/ Security

Cyber Security & Cryptocurrency Startups

"Follow the money."

A mantra followed by many, but embraced by the criminal community.

Startups aren’t often (immediately) targeted by hackers and scammers. This does not apply to startups within the cryptocurrency sector, however. It is becoming increasingly easier to turn an idea into a technology startup with a good presentation, followed by an initial coin offering.

The nouveau riche are quite trigger-happy with spending their money to get more value out of it. This eagerness is shared by many within the cryptocurrency spectrum (and those that just got in), which leads to people not always checking the source of things as they should, which in turn causes them to be easily socially engineered into something they regret.

Social engineering, however, is as old as time, and not within the scope of this article.

Cyber security. An interesting topic seemingly forgotten by most tech startups within the cryptospace. This article is (yet another) wake-up call to everyone starting within this sector.

$ nmap -T Insane <redacted>
Starting Nmap 7.40 ( https://nmap.org ) at 2017-09-10 12:18 CEST
Nmap scan report for <redacted> (<redacted>)
Host is up (0.053s latency).
Not shown: 988 filtered ports
21/tcp    open  ftp
53/tcp    open  domain
80/tcp    open  http
110/tcp   open  pop3
135/tcp   open  msrpc
143/tcp   open  imap
1433/tcp  open  ms-sql-s
3389/tcp  open  ms-wbt-server
8443/tcp  open  https-alt
49153/tcp open  unknown
49154/tcp open  unknown
49156/tcp open  unknown

Nmap done: 1 IP address (1 host up) scanned in 4.94 seconds

The above example is from a company of reasonable size that has had a rather successful crowd sale, but doesn't believe in firewalls. It shows an alarming amount of ports open to the internet. Whilst this does not directly give access to the administration interface of the server, it certainly allows any attacker to make a good attempt.

The keen observer may note that there is no HTTPS support, favoring HTTP instead.

The frightening thing is that the notion of security might not even have come up. Any SysOp or DevOp would have locked down external-facing ports immediately.

In this case, zero work has been spent on the issue, and it makes one wonder how secure a contributor's investment is, if the company won't even secure a simple server.

Anyone is able to attack the above-mentioned server, either by making educated guesses, or by simply using brute-force:

$ hydra -l Administator -P wordlist.txt ftp://<snip> -t 64 -W 1
Hydra v8.3 (c) 2016 by van Hauser/THC - Please do not use in military or secret service organizations, or for illegal purposes.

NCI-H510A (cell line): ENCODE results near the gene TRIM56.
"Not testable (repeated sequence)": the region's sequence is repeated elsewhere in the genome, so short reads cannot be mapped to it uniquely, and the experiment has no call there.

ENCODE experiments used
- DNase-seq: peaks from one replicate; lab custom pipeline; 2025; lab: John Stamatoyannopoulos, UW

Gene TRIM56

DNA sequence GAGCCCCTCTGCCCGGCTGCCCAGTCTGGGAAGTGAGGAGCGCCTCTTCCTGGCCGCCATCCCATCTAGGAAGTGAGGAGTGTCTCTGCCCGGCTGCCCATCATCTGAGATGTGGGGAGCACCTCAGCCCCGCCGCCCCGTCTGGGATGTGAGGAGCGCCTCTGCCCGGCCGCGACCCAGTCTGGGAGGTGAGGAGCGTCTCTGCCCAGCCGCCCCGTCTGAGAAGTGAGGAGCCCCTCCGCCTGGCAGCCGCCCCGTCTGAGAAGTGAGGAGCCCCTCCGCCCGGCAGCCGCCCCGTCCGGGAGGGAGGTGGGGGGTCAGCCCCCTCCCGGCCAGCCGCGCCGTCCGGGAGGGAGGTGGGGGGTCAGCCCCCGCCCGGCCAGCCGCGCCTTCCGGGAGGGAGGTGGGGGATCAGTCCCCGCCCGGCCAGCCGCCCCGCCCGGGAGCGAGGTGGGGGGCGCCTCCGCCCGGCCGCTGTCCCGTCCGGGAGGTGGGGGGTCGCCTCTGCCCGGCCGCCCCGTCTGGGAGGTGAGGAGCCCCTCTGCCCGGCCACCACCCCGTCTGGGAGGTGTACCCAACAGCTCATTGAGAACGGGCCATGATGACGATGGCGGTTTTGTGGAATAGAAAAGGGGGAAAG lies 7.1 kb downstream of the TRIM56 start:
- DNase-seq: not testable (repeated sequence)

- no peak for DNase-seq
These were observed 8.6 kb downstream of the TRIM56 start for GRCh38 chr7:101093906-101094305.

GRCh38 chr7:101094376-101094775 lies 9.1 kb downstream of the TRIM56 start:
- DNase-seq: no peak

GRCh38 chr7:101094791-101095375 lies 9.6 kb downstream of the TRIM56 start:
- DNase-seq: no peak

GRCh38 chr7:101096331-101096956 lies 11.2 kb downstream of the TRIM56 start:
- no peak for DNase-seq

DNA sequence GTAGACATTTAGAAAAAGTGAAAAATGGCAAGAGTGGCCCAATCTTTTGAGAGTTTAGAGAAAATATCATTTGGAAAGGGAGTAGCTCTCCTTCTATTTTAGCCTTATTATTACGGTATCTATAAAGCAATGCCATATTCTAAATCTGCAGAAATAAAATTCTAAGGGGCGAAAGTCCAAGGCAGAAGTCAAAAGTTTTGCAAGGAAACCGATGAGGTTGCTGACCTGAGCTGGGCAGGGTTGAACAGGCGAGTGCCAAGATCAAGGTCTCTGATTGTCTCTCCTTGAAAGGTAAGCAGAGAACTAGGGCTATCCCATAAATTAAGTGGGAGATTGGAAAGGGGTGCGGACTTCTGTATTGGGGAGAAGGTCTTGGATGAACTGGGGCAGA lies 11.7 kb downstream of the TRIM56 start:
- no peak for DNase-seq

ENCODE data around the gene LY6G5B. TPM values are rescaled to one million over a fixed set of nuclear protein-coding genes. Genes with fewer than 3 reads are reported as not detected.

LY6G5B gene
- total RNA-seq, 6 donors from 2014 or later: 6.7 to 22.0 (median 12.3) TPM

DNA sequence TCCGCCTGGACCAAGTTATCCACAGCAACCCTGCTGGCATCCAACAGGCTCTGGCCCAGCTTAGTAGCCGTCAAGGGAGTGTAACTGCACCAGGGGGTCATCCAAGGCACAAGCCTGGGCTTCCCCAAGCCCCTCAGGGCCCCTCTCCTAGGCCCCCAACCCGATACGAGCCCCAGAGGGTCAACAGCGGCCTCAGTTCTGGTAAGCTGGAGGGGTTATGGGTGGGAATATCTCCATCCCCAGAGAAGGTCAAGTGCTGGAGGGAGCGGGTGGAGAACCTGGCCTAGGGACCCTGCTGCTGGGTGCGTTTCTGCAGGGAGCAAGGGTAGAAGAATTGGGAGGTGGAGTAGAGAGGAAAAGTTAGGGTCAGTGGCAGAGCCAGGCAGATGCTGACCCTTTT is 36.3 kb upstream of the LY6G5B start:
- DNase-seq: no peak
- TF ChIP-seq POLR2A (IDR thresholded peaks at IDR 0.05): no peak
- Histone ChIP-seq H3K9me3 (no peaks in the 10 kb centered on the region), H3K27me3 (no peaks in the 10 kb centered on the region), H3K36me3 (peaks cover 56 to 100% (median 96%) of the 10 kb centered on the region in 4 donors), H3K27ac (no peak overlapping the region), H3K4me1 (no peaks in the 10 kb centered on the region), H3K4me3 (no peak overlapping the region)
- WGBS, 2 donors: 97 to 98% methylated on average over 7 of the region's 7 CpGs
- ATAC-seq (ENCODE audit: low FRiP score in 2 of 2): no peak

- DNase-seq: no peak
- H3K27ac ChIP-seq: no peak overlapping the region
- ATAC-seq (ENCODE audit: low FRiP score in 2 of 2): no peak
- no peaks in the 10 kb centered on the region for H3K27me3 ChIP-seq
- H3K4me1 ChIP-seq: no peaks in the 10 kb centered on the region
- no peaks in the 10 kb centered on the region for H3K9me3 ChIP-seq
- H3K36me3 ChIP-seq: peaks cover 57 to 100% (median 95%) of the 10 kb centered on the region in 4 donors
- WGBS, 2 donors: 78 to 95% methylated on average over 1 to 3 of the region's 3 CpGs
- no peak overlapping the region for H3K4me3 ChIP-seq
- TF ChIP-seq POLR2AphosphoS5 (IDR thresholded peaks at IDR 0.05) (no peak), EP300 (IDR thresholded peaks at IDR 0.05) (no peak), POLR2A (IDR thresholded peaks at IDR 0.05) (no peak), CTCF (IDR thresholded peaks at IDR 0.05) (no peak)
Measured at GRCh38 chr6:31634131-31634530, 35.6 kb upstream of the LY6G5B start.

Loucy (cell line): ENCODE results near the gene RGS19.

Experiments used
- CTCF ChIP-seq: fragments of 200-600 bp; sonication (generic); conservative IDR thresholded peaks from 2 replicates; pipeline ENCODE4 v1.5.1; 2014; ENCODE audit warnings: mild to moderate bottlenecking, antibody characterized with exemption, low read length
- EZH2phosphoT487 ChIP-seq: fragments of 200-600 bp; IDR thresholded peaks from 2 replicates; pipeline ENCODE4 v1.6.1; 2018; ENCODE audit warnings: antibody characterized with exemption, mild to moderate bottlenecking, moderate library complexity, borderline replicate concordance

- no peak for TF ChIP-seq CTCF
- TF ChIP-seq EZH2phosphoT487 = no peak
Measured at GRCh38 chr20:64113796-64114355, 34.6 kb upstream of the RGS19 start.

Hydra (http://www.thc.org/thc-hydra) starting at 2017-09-10 13:09:43
[DATA] max 64 tasks per 1 server, overall 64 tasks, 3107 login tries (l:1/p:3107), ~0 tries per task
[DATA] attacking service ftp on port 21
1 of 1 target completed, 0 valid passwords found
Hydra (http://www.thc.org/thc-hydra) finished at 2017-09-10 13:10:10

Let it be known that the goal of the above is not to gain access, and therefore no further attempts were made. This was done using a minimal word list (i.e. default John the Ripper word list).

A persistent attacker, however, would not stop here, and he does not need to, because nothing is blocking him from trying.

service.addAdminToSite = function (siteId, data) {
    return $http.post((“http://api.<redacted>/api/v1/") + siteId + '/admins', data);

service.getSiteAdministratorList = function (siteId) {
    return $http.get(("http://api.<redacted>/api/v1/") + siteId + '/admins');

The above is a different example, from a different company. It is a snippet taken from a publicly available file sent to viewers of their website.

The snippet exposes (a part of) their administration interface to all visitors. There is nothing stopping a potential attacker making an attempt to connect to the interface.

$ curl http://api.<redacted>/api/v1/0/admins
{"errors":["Authorized users only."]}

The attacker now knows he can make attempts to trick existing administrators into logging in on a different page to the login, or steal their session cookie and gain control directly. Another fact is that the API calls are done over HTTP instead of HTTPS, simplifying things for the attacker immensely.


The above are good examples of issues that should have been addressed earlier, and the list of issues is rather immense (yet not exhaustive):

  • No HTTPS available at all and/or accessible via HTTP.
  • No HTTP security headers available.
  • FTP, SSH, Remote Desktop accessible.
  • POP3 and IMAP accessible.
  • Blog administration interface accessible.
  • No implementation of OWASP.
  • Missing security patches.
  • No enforcing of cipher suites.
  • No multi-factor authentication in place.

This reflects a lot of the startups currently appearing within the cryptocurrency community, which raises significant doubt regarding their seriousness about cyber security.

It has taken a long time for companies to accept the requirement of spending time and resources on cyber security, and yet, these measures appear entirely absent for most of the cryptocurrency startups.

With all this said, it surprises one that not more hacks have taken place within the cryptocurrency ecosystem. Let this be a wake-up call.